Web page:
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“Flooded”

September 7, 2011

Page 3

 

No cars were allowed so only firemen or police drove by, and the National Guard in their humvees. Some people walked or rode by on bikes, taking pictures with their phones. For the first time, I felt inside the news.

In the evening we walked up to the community center, what we knew as the old Presbyterian church. The town had organized and the energy of every volunteer was marshaled. Command Central was formed; breakfast, lunch and dinner served, with a different restaurant or church group donating each meal. There were stacks of bottled water, juices, and coffee, a table of baked goods. Port-a-potties. Everyone served was in water, juices, and coffee, a table of baked goods. Port-a-potties. Everyone served was in flood attire, covered in red dust, with their masks loose around their necks, rubber gloves in their pockets. I took a plate and as a woman served me some summer squash, I tried to say thank you but teared up instead. She nodded and smiled.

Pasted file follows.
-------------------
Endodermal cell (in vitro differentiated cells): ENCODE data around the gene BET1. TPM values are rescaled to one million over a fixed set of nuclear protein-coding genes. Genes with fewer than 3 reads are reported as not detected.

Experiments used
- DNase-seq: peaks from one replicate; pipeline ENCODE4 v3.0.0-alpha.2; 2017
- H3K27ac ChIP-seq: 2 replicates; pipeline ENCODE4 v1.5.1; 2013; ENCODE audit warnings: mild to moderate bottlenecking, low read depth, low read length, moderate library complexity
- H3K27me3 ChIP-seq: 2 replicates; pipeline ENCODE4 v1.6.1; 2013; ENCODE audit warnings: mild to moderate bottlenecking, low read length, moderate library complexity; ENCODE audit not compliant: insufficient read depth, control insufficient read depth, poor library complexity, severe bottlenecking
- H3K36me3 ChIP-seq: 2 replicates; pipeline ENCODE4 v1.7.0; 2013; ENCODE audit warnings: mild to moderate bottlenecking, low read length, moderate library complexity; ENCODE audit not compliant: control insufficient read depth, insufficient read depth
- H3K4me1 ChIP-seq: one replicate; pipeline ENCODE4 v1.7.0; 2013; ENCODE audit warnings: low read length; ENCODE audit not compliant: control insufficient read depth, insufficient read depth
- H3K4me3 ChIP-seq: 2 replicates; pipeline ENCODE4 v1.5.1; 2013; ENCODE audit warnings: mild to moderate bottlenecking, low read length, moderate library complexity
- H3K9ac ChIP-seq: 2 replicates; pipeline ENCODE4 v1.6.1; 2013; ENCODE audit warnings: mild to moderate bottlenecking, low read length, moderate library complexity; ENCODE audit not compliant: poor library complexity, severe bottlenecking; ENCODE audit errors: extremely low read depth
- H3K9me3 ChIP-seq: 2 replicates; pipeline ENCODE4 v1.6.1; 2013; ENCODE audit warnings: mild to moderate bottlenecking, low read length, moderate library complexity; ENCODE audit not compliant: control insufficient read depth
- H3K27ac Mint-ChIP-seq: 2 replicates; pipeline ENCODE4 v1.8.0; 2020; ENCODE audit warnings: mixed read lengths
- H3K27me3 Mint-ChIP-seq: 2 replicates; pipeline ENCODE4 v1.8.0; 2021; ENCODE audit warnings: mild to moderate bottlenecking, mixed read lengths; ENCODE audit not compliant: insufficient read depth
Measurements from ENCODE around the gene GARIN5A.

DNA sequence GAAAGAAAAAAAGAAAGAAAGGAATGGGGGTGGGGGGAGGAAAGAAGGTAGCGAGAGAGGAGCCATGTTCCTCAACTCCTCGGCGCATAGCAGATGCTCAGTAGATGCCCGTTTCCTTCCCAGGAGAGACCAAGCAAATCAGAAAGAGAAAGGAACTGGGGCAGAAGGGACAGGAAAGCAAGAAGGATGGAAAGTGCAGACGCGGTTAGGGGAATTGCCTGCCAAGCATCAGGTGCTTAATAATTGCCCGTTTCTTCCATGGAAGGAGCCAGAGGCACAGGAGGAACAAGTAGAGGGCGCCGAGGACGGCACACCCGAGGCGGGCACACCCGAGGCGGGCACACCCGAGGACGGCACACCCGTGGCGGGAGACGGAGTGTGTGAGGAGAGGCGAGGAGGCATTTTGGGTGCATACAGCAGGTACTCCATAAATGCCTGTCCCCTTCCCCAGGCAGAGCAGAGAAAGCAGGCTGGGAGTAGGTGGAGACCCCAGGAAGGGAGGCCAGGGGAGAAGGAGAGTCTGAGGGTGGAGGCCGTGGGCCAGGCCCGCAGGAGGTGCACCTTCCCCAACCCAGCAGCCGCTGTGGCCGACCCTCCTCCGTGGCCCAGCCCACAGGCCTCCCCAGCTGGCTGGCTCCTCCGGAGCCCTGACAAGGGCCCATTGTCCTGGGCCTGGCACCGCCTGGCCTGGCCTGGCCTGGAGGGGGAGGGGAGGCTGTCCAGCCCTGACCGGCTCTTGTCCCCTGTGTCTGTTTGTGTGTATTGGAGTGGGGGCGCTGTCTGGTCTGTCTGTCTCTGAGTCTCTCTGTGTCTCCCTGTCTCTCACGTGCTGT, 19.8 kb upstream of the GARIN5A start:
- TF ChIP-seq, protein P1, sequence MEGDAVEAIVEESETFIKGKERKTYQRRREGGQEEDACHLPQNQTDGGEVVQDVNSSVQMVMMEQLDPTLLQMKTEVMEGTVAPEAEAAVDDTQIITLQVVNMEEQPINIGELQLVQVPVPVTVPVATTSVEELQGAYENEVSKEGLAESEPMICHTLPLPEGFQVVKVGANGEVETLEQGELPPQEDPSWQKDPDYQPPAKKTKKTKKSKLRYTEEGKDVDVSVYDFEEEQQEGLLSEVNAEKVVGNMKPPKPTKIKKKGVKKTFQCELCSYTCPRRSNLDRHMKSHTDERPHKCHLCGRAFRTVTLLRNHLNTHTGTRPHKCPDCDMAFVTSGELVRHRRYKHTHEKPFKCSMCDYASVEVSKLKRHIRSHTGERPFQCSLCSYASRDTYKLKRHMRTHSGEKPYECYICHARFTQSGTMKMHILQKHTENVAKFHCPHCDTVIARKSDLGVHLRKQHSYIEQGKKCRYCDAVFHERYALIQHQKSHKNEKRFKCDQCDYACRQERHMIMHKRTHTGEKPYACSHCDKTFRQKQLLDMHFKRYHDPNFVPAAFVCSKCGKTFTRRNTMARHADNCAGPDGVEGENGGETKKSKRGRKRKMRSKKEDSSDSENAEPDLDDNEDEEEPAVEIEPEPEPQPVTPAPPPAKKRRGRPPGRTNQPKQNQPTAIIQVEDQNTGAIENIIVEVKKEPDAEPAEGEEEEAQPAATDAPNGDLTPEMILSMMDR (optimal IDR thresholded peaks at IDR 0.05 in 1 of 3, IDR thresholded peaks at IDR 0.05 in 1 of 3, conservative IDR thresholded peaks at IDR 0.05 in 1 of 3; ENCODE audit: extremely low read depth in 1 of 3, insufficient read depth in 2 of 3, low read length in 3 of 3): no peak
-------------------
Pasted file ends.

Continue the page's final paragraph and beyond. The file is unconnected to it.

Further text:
The next day more family arrived; my sister Jeanne brought dinner. Before we ate, we each grabbed a beer and walked down the street to see our neighbors. They drifted out of their houses and we stood on the yellow line talking dehumidifiers and fans and mold, how high to cut the sheet rock, whether to save an antique couch. Then this gray car came slowly toward us and stopped. The driver said, “Can I help you with anything?” paused, then added, “I’m the police.” One of us asked, “Should we not be drinking in the street?” He smiled. “If my houses looked like that—I’d be drinking here, too. Or worse,” and he drove away. It was one of our perks.

By Labor Day weekend we had (partial) electricity, water that needed to be boiled (but no toilets) and hordes of volunteers, people we’d never met arriving with their own masks, gloves and boots. Two self-described disaster junkies, teenagers tattooed and pierced, a lesbian couple, evangelical Christians. And what seemed most surprising, families, one all the way from Syracuse, the teenaged boy saying, “This is what we do. We went to Katrina, too.” Zoe, an eleven-year-old from Manhattan, carried five gallon

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